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return to the same locality, and build its nest in almost the same spot. Though the Cuckoo be somewhat of a vagrant, there is no improbability of her being subject to thus much regularity of habit, and indeed such has been asserted as an observed fact. If, then, this be so, there is every probability of her offspring inheriting the same habit, and the daughter of a Cuckoo which always placed her egg in a Reed Wren's or a Titlark's nest doing the like." In other words, the habit of depositing an egg in the nest of a particular species of bird is likely to become hereditary.
This would be an excellent argument in support of the theory, were it not for one expression, upon which the whole value of the argument seems to me to depend. What is meant by the expression "once successfully deposited"? Does the Cuckoo ever revisit a nest in which she has placed an egg, and satisfy herself that her offspring is hatched and cared for? If not (and I believe such an event is not usual, if indeed it has ever been known to occur), then nothing has been gained by the selection of a Reed Wren's or Titlark's nest (as the case may be), and the Cuckoo can have no reason for continuing the practice of using the same kind of nest from one season to another.
While admitting therefore the tendency which certain habits have to become hereditary in certain animals, I feel compelled to reject the application of this principle in the case of the Cuckoo, on the ground that it can only hold good where the habit results in an advantage to the species, and in the present instance we have no proof either that there is an advantage, or, if there is, that the Cuckoo is sensible of it.
Touching the question of similarity between eggs laid by the same bird, Professor Newton says:—" I am in a position to maintain positively that there is a family likeness between the eggs laid by the same bird" (not a Cuckoo) "even at an interval of many years," and he instances cases of certain Golden Eagles which came under his own observation. But do we not as frequently meet with instances in which eggs laid by the same bird are totally different in appearance? Take the case of a bird which lays four or five eggs in its own nest before it commences to sit upon them—for example, the Sparrow-Hawk, Blackbird, Missel-Thrush, Carrion Crow, Stone Curlew, or Black-headed Gull. Who has not found nests of any or all of these in which one egg, and sometimes more, differed entirely from the rest? And yet in each instance these were laid, as we may presume, not only by the same hen, but by the same hen under the same conditions, which can be seldom, if ever, the case with a Cuckoo.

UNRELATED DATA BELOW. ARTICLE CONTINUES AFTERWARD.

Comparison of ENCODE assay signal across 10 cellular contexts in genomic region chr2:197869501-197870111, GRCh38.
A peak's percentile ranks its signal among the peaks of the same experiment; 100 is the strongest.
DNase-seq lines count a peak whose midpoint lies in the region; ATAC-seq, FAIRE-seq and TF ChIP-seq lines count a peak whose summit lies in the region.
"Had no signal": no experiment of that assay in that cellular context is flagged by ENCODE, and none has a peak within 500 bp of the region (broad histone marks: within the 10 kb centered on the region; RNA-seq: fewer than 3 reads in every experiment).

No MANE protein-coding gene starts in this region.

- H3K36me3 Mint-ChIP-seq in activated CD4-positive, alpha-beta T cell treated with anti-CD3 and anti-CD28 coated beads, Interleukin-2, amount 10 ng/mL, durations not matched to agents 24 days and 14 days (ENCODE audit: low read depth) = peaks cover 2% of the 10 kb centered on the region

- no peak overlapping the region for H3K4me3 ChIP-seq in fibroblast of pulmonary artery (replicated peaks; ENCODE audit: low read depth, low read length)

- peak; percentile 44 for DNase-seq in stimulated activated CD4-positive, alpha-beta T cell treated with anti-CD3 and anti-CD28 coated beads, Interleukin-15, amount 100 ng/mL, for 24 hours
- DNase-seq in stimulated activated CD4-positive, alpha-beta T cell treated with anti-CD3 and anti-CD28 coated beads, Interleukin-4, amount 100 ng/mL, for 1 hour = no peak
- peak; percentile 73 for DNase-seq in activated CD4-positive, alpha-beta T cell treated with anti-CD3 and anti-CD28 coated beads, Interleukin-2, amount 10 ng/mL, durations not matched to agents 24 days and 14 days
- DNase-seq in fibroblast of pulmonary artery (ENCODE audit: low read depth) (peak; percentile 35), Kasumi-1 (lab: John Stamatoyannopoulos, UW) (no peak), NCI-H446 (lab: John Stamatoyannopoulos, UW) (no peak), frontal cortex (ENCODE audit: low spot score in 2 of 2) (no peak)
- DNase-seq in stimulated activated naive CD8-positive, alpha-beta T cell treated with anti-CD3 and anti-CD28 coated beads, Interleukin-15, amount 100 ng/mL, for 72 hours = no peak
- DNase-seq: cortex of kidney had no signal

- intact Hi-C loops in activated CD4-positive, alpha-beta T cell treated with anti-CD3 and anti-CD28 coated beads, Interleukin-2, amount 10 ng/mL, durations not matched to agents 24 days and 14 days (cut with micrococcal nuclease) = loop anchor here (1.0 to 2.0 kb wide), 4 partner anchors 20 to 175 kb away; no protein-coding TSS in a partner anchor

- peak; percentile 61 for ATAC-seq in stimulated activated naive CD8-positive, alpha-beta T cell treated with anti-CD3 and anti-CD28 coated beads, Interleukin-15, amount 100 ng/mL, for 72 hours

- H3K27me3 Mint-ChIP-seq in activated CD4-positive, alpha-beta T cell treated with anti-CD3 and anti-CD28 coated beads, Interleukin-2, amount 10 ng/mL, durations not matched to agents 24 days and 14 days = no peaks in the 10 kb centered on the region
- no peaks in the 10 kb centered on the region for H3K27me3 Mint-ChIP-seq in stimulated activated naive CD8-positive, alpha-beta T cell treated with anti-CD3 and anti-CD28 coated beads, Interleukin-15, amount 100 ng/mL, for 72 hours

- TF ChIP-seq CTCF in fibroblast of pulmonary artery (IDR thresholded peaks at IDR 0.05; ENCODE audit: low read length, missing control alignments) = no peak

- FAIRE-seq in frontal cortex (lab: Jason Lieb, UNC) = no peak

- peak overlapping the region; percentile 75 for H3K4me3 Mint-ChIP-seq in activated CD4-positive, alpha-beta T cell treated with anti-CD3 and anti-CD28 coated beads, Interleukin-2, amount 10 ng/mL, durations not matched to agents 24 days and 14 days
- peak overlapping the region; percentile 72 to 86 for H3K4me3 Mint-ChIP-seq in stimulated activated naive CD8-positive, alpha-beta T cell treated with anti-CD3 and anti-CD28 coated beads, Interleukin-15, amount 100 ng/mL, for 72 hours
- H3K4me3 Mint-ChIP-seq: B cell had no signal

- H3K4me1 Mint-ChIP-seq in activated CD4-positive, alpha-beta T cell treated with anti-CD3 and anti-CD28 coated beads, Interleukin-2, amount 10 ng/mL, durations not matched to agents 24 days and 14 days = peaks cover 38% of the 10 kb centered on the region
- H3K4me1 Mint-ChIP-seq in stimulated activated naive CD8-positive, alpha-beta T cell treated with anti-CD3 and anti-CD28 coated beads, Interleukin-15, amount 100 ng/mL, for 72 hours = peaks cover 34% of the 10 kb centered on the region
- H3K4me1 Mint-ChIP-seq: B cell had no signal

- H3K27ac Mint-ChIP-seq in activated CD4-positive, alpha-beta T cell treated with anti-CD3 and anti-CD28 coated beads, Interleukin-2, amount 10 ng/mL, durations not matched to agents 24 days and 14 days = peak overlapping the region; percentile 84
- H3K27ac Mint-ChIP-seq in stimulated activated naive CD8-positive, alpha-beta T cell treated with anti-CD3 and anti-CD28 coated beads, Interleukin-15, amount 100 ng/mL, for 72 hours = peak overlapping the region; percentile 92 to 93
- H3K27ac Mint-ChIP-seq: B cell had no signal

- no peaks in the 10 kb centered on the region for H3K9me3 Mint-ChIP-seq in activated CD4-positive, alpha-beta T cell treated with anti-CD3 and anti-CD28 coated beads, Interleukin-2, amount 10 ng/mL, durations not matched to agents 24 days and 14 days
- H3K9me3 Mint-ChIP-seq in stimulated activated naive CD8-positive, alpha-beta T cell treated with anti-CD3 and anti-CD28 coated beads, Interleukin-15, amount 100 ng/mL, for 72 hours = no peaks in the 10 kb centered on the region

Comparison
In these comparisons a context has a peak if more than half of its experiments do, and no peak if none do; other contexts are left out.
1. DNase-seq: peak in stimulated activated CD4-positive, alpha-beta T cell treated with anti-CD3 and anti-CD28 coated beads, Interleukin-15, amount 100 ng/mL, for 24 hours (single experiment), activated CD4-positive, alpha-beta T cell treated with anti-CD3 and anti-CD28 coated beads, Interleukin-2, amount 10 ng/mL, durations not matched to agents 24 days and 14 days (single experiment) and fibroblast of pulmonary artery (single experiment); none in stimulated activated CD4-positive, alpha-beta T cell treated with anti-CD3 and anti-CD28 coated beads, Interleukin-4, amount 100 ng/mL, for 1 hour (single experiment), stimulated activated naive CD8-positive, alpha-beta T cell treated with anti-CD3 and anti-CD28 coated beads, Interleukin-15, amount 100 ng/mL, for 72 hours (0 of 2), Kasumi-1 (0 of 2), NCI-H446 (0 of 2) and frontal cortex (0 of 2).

Looking to the many instances in which eggs laid by the same bird, in the same nest, and under the same circumstances, vary inter se, it is not reasonable to suppose that eggs of the" same Cuckoo deposited in different nests, under different circumstances, and, presumably, different conditions of the ovary, would resemble each other. On the contrary, there is reason to expect they would be dissimilar. Further, I can confirm the statement of Mr. Dawson Rowley, who says:1 "I have found two types of Cuckoo's eggs, laid, as I am nearly sure, by the same bird."
1 "Ibis," 1865, p. 183.
It is undeniable that strong impressions upon the sense of sight, affecting the parent during conception or an early stage of pregnancy, may and do influence the formation of the embryo, and it has consequently been asserted that the sight of the eggs lying in the nest has such an influence on the hen Cuckoo, that her egg, which is ready to be laid, assumes the colour and markings of those before her. This is not, however, supported by facts, for the egg of a Cuckoo is frequently found with eggs which do not in the least resemble it (e.g. those of the H edge-Sparrow); or with eggs which, from the nature of the nest, could not have been seen by the Cuckoo (as in the case of the Redstart, Wren, or Willow Wren); or deposited in a nest before a single egg had been laid therein by the rightful owner. Again, two Cuckoo's eggs of a different colour have been found in the same nest. If both were laid by one bird, we have a proof that the same Cuckoo does not always lay eggs of the same colour ; if laid by different birds, then the Cuckoo is not so impressionable as has been supposed.
What really takes place, I believe, is this :— The Cuckoo lays her egg upon the ground; the colour of the egg is variable according to the condition of the ovary, which depends upon the age of the bird, the nature of its food, and state of health at the time of oviposition. With her egg in her bill, the bird then seeks a nest wherein to place it. I am not unwilling to accept the suggestion that, being cognizant of colour, she prefers a nest which contains eggs similar to her own, in order that the latter may be less easily discovered by the foster parents. At the same time the egg in question is so frequently found amongst others which differ totally from it in colour, that I cannot think the Cuckoo is so particular in her choice as Dr. Baldamus would have us believe.
The manner in which "the cuckowe's bird useth the sparrow," "oppressing his nest," living upon him, and finally turning him adrift, has furnished a theme for poets and prose writers in all ages, and has awakened in no small degree the speculative powers of naturalists.
The story is as old as the hills, and it would probably be difficult, if not impossible, to trace